terminate() it, etc.
Background and Foreground¶
In order to make programming easier, there are two special objects called
which are there to help you.
FG runs programs in the foreground (they receive the parent’s
BG runs programs in the background (much like
popen above, but it returns a
instead of a
FG is especially useful for interactive programs
like editors, etc., that require a
TTY or input from the user.
>>> from plumbum import FG, BG >>> ls["-l"] & FG total 5 -rw-r--r-- 1 sebulba Administ 4478 Apr 29 15:02 README.rst drwxr-xr-x 2 sebulba Administ 4096 Apr 27 12:18 plumbum -rw-r--r-- 1 sebulba Administ 0 Apr 27 11:54 setup.py drwxr-xr-x 2 sebulba Administ 0 Apr 27 11:54 tests -rw-r--r-- 1 sebulba Administ 18 Apr 27 11:54 todo.txt
The output of
ls went straight to the screen
>>> ls["-a"] & BG <Future ['C:\\Program Files\\Git\\bin\\ls.exe', '-a'] (running)> >>> f = _ >>> f.ready() False >>> f.wait() >>> f.stdout '.\n..\n.git\n.gitignore\n.project\n.pydevproject\nREADME.rst\nplumbum\n[...]'
If you want to redirect the output, you can pass those arguments to the BG modifier.
So the command
ls & BG(stdout=sys.stdout, stderr=sys.stderr)
has exactly the same effect as
ls & in a terminal.
You can also start a long running process and detach it in
nohup mode using the
>>> ls["-a"] & NOHUP
If you want to redirect the input or output to something other than
nohup.out, you can add parameters to the modifier:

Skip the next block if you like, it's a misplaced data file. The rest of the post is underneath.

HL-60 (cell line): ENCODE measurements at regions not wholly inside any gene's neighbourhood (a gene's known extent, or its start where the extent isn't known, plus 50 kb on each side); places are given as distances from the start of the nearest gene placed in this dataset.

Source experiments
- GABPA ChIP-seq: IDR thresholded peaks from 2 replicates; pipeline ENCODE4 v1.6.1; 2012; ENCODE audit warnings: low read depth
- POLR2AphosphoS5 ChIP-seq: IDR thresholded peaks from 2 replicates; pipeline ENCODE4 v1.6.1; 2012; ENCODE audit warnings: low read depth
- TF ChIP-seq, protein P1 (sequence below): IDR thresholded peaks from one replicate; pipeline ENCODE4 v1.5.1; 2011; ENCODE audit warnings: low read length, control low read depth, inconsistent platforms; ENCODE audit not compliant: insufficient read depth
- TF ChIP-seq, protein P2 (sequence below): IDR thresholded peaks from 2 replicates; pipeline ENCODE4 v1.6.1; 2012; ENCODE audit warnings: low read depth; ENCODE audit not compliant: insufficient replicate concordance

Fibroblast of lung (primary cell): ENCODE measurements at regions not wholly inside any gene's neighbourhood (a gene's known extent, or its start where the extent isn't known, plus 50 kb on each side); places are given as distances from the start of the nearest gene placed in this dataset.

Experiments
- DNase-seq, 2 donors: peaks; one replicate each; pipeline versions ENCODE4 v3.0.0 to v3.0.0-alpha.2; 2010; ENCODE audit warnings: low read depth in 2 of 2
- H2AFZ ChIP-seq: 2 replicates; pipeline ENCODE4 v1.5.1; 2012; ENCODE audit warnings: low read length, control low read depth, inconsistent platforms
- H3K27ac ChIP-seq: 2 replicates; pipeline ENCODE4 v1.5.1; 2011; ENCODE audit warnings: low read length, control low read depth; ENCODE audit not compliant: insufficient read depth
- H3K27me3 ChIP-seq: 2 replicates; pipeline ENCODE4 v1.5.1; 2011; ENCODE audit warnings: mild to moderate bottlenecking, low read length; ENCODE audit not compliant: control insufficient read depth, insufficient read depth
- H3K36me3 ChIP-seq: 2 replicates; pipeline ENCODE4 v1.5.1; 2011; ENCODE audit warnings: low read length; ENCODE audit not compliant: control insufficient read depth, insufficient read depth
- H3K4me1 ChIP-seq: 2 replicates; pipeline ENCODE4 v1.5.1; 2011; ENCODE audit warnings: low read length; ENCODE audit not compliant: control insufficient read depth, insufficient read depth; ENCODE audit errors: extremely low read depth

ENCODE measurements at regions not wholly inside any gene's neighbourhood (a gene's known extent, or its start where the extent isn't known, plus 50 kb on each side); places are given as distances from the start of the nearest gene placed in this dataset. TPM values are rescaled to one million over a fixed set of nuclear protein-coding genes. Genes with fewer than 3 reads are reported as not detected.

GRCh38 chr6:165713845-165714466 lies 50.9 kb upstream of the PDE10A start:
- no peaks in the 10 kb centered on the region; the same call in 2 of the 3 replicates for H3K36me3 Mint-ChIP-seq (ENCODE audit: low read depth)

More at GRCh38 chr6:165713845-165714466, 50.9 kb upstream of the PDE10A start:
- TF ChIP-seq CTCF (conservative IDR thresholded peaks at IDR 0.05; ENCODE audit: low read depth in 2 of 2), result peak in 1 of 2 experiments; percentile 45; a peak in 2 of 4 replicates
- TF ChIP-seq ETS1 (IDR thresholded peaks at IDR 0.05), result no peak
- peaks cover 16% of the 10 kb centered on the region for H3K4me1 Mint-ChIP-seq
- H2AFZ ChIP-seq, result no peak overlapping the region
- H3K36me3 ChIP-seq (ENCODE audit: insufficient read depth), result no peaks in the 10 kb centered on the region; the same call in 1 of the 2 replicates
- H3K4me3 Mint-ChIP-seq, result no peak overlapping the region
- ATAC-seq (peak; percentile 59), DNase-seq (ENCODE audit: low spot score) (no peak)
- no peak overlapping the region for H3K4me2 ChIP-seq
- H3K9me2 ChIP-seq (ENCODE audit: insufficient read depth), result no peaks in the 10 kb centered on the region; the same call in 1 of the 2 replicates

>>> ls["-a"] & NOHUP(stdout='/dev/null') # Or None
New in version 1.6: The
You can also use the
TEE modifier, which causes output to be redirected to the screen (like
FG), but also provides access to the output (like
The arguments of commands can be strings (or any object that can meaningfully-convert to a string),
as we’ve seen above, but they can also be other commands! This allows nesting commands into
one another, forming complex command objects. The classic example is
>>> from plumbum.cmd import sudo >>> print(sudo[ls["-l", "-a"]]) /usr/bin/sudo /bin/ls -l -a >>> sudo[ls["-l", "-a"]]() 'total 22\ndrwxr-xr-x 8 sebulba Administ 4096 May 9 20:46 .\n[...]'
In fact, you can nest even command-chains (i.e., pipes and redirections), e.g.,
sudo[ls | grep["\\.py"]]; however, that would require that the top-level program be able
to handle these shell operators, and this is not the case for
sudo expects its
argument to be an executable program, and it would complain about
| not being one.
So, there’s a inherent difference between between
sudo[ls | grep["\\.py"]]
sudo[ls] | grep["\\.py"] (where the pipe is unnested) – the first would fail,
the latter would work as expected.
Some programs (mostly shells) will be able to handle pipes and redirections – an example of
such a program is
ssh. For instance, you could run
ssh["somehost", ls | grep["\\.py"]]();
grep would run on
somehost, and only the filtered output would be
sent (over SSH) to our machine. On the other hand, an invocation such as
(ssh["somehost", ls] | grep["\\.py"])() would run
somehost, send its entire
output to our machine, and
grep would filter it locally.
We’ll learn more about remote command execution later. In the meanwhile, we should learn that command nesting works by shell-quoting (or shell-escaping) the nested command. Quoting normally takes place from the second level of nesting:
>>> print(ssh["somehost", ssh["anotherhost", ls | grep["\\.py"]]]) /bin/ssh somehost /bin/ssh anotherhost /bin/ls '|' /bin/grep "'\\.py'"
In this example, we first ssh to
somehost, from it we ssh to
anotherhost, and on that host
we run the command chain. As you can see,
| and the backslashes have been quoted, to prevent
them from executing on the first-level shell; this way, they would safey get to the
For further information, see the api docs.